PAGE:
By Liza Moskowitz, MHWOW Program Manager

One of my favorite things about Moishe House is how you are able to combine secular interests, events, and concepts to Jewish practice. Game of Thrones Shabbat? Absolutely. The Bader Seder? Check it out from last month’s MHWOW newsletter. Now, I am excited to team up my Moishe House involvement with Mental Health Awareness Month.

What is Mental Health Awareness Month’s history? Mental health has taken a front seat in national conversations recently as 1 in 5 adults will experience a mental illness, but Mental Health Awareness Month has been recognized since its founding in 1949 by Mental Health America (then known as the National Association for Mental Health). This month’s purpose is to raise awareness, educate the public about mental illness, and reduce the stigma around mental health.

Moishe House programming has focused on mental health in the past with mindfulness retreats, self-care nights, and speakers. I went to a program in January 2016 at the Moishe House Chicago – Lakeview house with a licensed social worker to discuss happiness and finding it in our lives.

I loved going to programs at the Lakeview house, and it really isn’t surprising that there is a soccer game on in the background while we were eating.

I was really excited to learn that one of Moishe House’s 2019 Tikkun Olam pillars is Mental and Physical Health & Wellness. These pillars were voted on by residents and hosts at each leadership conference at the end of 2018 to be reflective of the broader Moishe House community’s interests and rooted in Jewish thought. We are striving for each Moishe House and 100 MHWOW hosts to participate in at least 1 Tikkun Olam pillar this year. Check out how Moishe House communities have already created this year on Mental and Physical Health & Wellness:

Moishe House Montreal hosted “Long Distance: A Storytelling Evening” with The Musée du Montréal juif – Museum of Jewish Montreal and Next Dor at Temple. They discussed community stories on the topic of “distance,” interpreted broadly as physical separations or obstacles, mental or emotional challenges, or metaphorical distances through time, transformations, or failures and successes.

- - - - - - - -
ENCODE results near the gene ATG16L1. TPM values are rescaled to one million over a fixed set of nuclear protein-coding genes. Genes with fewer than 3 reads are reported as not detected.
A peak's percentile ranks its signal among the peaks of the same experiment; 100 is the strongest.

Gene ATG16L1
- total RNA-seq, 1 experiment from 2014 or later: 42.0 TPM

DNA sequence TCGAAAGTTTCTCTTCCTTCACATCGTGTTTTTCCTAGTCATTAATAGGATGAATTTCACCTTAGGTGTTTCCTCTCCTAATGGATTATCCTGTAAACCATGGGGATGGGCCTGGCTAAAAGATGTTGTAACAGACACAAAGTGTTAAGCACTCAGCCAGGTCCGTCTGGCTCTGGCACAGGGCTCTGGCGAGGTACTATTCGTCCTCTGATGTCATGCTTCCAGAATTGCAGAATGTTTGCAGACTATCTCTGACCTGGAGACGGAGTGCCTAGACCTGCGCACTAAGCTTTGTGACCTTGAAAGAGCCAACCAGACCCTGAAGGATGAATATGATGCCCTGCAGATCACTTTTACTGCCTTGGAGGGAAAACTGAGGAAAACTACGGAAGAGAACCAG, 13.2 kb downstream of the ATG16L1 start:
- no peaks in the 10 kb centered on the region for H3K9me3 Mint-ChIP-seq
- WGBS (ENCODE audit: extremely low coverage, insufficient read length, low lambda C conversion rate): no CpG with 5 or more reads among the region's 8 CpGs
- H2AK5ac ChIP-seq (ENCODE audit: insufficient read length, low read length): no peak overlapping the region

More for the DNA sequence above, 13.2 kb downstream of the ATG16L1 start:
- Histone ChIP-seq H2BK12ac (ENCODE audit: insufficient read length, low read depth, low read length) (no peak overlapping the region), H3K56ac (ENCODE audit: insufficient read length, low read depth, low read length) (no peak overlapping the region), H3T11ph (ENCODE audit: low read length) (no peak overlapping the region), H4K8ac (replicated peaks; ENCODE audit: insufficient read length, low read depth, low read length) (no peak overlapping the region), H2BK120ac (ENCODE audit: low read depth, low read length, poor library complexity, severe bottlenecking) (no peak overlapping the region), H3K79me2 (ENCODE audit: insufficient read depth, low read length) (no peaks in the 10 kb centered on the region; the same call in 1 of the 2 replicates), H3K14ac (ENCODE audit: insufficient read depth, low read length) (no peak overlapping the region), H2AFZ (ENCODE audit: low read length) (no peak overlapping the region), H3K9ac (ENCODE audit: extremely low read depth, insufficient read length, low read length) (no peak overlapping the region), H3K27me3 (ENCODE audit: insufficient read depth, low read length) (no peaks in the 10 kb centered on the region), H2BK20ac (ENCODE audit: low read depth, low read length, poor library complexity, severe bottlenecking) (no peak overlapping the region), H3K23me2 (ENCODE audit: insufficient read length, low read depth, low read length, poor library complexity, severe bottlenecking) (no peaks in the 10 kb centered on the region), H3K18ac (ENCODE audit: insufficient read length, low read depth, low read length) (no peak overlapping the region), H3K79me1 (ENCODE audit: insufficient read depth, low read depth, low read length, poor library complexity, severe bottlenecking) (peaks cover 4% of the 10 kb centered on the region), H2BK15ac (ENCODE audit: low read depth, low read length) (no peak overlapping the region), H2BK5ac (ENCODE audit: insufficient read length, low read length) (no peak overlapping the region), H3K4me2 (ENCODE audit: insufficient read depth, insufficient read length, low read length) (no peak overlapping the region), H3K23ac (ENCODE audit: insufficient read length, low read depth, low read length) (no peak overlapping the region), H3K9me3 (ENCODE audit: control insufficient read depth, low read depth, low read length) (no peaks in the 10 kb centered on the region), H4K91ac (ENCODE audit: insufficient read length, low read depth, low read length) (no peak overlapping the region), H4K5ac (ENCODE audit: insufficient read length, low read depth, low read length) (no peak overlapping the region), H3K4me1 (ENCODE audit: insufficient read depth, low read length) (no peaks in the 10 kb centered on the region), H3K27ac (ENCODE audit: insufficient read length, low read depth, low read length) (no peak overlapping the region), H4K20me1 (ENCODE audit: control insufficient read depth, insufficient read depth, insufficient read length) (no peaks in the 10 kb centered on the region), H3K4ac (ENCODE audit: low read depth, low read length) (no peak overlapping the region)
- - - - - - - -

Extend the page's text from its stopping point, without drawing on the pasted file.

Ellie Rudee, MHWOW Host in Israel, gathered her peers for a discussion called “Aliyah: Mental Health Challenges and Resources.” Ellie hired a licensed social worker to speak to a group of olim (immigrants to Israel) about mental health challenges while living abroad – how to help themselves and others. This program was in honor and memory of her college friend Michael Cohen, a Moishe House alum who struggled with mental health challenges while living abroad and took his own life one year ago.

Moishe House NYC – Harlem welcomed their community for a “Self-Care Night” to put New Years resolutions into practice with a night of meditation, journaling, or coloring. The residents wanted their community to leave the winter blues behind.  

I spoke to Shayna Sigman, a Moishe House Portland alumna and MHWOW host, for her thoughts on how to incorporate positive mental health practices into any type of program. Shayna received her Masters of Social Work from the Brown School at Washington University in St. Louis and is the Inclusion Coordinator for B’nai B’rith Camp in Oregon. She suggested these 3 easy steps for a successful program:

    1. Be aware of sensory influences. A large program with a large group of people talking and music playing can be loud and overwhelming. Think about dividing up your programming space for a louder environment and a space for quieter interactions or conversations.  
    2. Provide a game plan and flow of your program. Establishing what’s coming up during the program can help your guests prepare. This can either be a written schedule in your invitation or posted upon arrival. You could also verbally share when you welcome everyone to your program.
    3. Be who you are (and that might not be a trained professional). If you are hosting a program about mental health, make sure you share that this is an important topic to you but you are not a trained professional. You could use language such as “We are giving suggestions. Please contact a mental health professional if you are seeking mental health support.”

Looking for more training? Check out Mental Health First Aid. With in-person courses being offered in many cities, Mental Health First Aid is a great option to explore this topic more in depth.

More Resources:

  • The Moishe House Tikkun Olam webpage has more program spotlights and sample conversation guides on healthy relationships and suicide prevention.
  • Download One Table’s Mental Health Awareness Shabbat Guide, Mi Sheberach Shabbat, to use as a Shabbat conversation starter. You can use MHWOW funding for printing costs!
  • Read this blog post from the Schusterman Foundation’s blog discussing how to create open and inclusive spaces for people living with mental illness.
  • Learn more about mental health advocacy and activism from the Religious Action Center.
  • Work through Terry Wunder’s self care workbook. Exercises on personal ecology, your urgency index, and your self-care first aid kit will help you chill out.